The invention of hypertext and its implementation in the form of the World Wide Web was a revolution akin to the creation of the modern printing press. We are still seeing the reverberations of this revolution in many spheres of life.
With the implementation of the Gutenberg printing press back in the mid-1400s it was possible to *democratize information. Society was able too move away from oral traditions and formalize knowledge into books. It also enabled knowledge to be easily transported from place to place without losing the sense of the argument.
Books and reading fuelled both the Reformation and growth of democracy in the western world. The ability to read gave ordinary people access to ideas and information that did not exist in their everyday lives.
However, a constraint with books is that it is hard to combine ideas from many books unless you write another book. It can be difficult to reference from a particular idea in one book to another idea within another book. In fact, doing this on a large scale requires big investments in time, effort, space and money.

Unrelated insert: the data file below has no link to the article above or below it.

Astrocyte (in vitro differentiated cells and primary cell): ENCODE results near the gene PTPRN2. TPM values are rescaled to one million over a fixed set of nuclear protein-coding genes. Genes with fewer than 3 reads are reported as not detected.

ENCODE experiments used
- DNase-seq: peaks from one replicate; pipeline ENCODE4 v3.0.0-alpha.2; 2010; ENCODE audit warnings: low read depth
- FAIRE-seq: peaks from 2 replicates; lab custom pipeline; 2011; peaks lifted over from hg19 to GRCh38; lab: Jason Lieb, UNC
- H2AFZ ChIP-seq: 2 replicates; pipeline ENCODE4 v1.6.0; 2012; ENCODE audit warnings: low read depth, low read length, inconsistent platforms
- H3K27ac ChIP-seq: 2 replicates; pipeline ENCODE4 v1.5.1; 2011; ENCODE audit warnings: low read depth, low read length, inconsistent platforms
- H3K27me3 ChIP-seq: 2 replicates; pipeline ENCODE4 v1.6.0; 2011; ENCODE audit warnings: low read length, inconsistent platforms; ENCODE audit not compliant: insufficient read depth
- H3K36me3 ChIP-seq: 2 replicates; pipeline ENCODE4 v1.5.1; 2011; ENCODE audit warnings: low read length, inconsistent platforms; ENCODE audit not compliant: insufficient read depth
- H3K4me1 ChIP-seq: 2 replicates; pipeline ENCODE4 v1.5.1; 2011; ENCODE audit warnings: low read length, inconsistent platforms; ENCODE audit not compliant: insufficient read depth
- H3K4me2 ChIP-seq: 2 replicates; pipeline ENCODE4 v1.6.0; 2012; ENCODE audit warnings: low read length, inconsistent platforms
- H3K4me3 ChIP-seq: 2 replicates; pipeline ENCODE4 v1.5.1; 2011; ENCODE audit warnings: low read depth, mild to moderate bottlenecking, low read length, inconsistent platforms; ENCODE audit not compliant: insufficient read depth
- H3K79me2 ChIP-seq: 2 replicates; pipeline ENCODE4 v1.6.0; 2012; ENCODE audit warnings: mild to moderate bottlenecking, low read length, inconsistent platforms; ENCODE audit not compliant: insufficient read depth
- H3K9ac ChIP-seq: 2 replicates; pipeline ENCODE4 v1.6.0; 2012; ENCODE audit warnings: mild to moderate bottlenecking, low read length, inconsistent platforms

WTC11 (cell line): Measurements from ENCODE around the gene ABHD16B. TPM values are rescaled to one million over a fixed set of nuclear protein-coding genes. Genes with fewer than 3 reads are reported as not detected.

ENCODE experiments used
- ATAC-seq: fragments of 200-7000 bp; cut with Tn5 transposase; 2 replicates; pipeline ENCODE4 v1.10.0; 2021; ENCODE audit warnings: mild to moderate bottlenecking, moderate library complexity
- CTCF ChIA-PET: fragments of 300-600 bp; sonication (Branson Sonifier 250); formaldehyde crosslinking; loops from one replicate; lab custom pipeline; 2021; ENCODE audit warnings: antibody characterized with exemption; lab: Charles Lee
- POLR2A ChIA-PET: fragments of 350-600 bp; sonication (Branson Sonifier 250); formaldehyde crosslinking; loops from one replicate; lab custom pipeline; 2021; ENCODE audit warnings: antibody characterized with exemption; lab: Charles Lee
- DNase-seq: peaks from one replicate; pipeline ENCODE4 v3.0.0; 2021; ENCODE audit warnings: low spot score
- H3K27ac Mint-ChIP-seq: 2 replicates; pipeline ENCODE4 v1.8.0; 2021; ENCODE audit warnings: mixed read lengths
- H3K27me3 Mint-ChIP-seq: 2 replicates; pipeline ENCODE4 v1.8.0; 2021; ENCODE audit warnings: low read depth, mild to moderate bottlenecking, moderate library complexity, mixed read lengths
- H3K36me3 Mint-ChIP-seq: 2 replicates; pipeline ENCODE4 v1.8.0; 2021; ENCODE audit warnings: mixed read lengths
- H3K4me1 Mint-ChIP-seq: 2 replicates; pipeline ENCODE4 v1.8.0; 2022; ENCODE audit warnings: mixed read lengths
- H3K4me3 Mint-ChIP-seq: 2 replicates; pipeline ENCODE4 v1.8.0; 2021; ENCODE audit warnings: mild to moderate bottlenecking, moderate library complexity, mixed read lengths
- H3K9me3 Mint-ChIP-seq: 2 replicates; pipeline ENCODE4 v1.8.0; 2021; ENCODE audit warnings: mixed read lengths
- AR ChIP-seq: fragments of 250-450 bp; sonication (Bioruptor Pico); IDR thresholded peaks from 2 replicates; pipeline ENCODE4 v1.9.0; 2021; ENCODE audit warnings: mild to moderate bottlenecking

But with the revolution of hypertext it became easy to link different texts and thus to link particular ideas together in ways that had previously been challenging. It also became possible to link other media together using the same techniques.
Then with web 2.0 the notion of hypertext was transformed and used to create links between people by means of online social networks. People are now being connected with each other (hyperconnected as argued by some) and this is revolutionising social relations in ways similar to the changes wrought by hypertext.
Also with web 2.0 the ability to create and transform online media was democratized. Previously (in the web 1.0 world) specialist technical knowledge was required to manipulate text and other online media. With the development of user generated content capabilities in web 2.0 the need for technical skills greatly reduced and thus creation and co-creation were democratized.
* By “democratization” in this context I mean that the ability to create texts or hypertexts moves from the specialist technical community (book publishers or software programmers) to ordinary people who do not have any particular specialist skills